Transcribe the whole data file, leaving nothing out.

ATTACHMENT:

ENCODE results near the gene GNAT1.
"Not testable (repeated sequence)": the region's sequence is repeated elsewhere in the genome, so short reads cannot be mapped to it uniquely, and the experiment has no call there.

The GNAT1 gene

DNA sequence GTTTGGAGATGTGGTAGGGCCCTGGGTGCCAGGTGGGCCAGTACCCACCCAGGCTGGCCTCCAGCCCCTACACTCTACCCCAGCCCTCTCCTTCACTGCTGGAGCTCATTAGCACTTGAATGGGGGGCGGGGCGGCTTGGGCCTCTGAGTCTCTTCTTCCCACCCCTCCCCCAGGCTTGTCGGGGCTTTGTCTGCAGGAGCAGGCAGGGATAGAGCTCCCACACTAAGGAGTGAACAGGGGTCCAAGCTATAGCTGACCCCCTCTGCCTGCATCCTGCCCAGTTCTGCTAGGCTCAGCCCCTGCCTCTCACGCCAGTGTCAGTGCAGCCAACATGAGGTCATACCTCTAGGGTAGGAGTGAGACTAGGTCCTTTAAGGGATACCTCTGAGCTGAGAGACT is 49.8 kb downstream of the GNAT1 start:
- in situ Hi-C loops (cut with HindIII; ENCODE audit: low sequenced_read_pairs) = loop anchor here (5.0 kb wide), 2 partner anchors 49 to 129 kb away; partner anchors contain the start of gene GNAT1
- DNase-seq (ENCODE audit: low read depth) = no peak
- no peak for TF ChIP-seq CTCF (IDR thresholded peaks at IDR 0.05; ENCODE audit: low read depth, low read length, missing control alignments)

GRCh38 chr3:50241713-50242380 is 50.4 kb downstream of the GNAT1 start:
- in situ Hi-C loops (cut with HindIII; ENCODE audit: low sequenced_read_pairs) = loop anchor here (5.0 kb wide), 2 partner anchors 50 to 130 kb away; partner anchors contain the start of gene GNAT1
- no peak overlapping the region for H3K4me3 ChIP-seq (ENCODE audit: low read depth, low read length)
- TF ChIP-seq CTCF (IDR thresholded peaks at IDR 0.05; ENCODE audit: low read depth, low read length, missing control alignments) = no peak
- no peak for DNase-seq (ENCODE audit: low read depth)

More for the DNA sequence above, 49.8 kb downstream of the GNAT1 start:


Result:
ENCODE results near the gene GNAT1.
"Not testable (repeated sequence)": the region's sequence is repeated elsewhere in the genome, so short reads cannot be mapped to it uniquely, and the experiment has no call there.

The GNAT1 gene

DNA sequence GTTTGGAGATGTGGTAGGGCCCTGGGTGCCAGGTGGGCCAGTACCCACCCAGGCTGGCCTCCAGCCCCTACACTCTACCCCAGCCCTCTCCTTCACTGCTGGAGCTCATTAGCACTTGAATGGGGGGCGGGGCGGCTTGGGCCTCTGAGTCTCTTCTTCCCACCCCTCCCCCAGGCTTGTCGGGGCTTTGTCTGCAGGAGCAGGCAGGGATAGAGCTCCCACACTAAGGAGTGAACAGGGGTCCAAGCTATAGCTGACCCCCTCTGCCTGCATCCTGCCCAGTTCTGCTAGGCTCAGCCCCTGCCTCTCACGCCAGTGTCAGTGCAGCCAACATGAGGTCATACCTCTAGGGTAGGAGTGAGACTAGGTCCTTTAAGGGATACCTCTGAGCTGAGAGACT is 49.8 kb downstream of the GNAT1 start:
- in situ Hi-C loops (cut with HindIII; ENCODE audit: low sequenced_read_pairs) = loop anchor here (5.0 kb wide), 2 partner anchors 49 to 129 kb away; partner anchors contain the start of gene GNAT1
- DNase-seq (ENCODE audit: low read depth) = no peak
- no peak for TF ChIP-seq CTCF (IDR thresholded peaks at IDR 0.05; ENCODE audit: low read depth, low read length, missing control alignments)

GRCh38 chr3:50241713-50242380 is 50.4 kb downstream of the GNAT1 start:
- in situ Hi-C loops (cut with HindIII; ENCODE audit: low sequenced_read_pairs) = loop anchor here (5.0 kb wide), 2 partner anchors 50 to 130 kb away; partner anchors contain the start of gene GNAT1
- no peak overlapping the region for H3K4me3 ChIP-seq (ENCODE audit: low read depth, low read length)
- TF ChIP-seq CTCF (IDR thresholded peaks at IDR 0.05; ENCODE audit: low read depth, low read length, missing control alignments) = no peak
- no peak for DNase-seq (ENCODE audit: low read depth)

More for the DNA sequence above, 49.8 kb downstream of the GNAT1 start: